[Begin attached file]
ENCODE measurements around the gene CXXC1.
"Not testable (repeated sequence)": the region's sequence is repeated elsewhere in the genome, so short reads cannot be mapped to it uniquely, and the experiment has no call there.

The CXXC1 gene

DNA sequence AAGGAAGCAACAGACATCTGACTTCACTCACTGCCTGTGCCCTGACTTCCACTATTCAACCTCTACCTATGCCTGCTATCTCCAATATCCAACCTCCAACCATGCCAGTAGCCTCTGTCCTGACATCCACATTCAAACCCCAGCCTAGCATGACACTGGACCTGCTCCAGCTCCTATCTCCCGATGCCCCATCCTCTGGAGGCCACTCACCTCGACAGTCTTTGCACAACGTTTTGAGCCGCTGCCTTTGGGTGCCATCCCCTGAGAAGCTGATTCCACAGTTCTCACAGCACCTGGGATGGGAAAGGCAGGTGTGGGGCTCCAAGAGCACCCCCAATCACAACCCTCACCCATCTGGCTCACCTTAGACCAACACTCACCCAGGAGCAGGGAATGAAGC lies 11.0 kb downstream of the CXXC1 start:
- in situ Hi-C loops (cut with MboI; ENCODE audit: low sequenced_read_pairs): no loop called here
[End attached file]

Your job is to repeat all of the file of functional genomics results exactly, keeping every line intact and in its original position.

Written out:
ENCODE measurements around the gene CXXC1.
"Not testable (repeated sequence)": the region's sequence is repeated elsewhere in the genome, so short reads cannot be mapped to it uniquely, and the experiment has no call there.

The CXXC1 gene

DNA sequence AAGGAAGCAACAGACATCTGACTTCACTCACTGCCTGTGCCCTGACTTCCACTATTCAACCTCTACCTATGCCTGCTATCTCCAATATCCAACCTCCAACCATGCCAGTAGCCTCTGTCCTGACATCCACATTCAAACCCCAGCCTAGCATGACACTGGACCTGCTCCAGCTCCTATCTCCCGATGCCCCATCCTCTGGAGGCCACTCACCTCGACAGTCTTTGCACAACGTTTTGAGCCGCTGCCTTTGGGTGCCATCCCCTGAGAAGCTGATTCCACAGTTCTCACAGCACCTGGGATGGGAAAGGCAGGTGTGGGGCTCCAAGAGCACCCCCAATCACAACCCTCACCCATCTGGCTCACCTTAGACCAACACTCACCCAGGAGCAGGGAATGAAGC lies 11.0 kb downstream of the CXXC1 start:
- in situ Hi-C loops (cut with MboI; ENCODE audit: low sequenced_read_pairs): no loop called here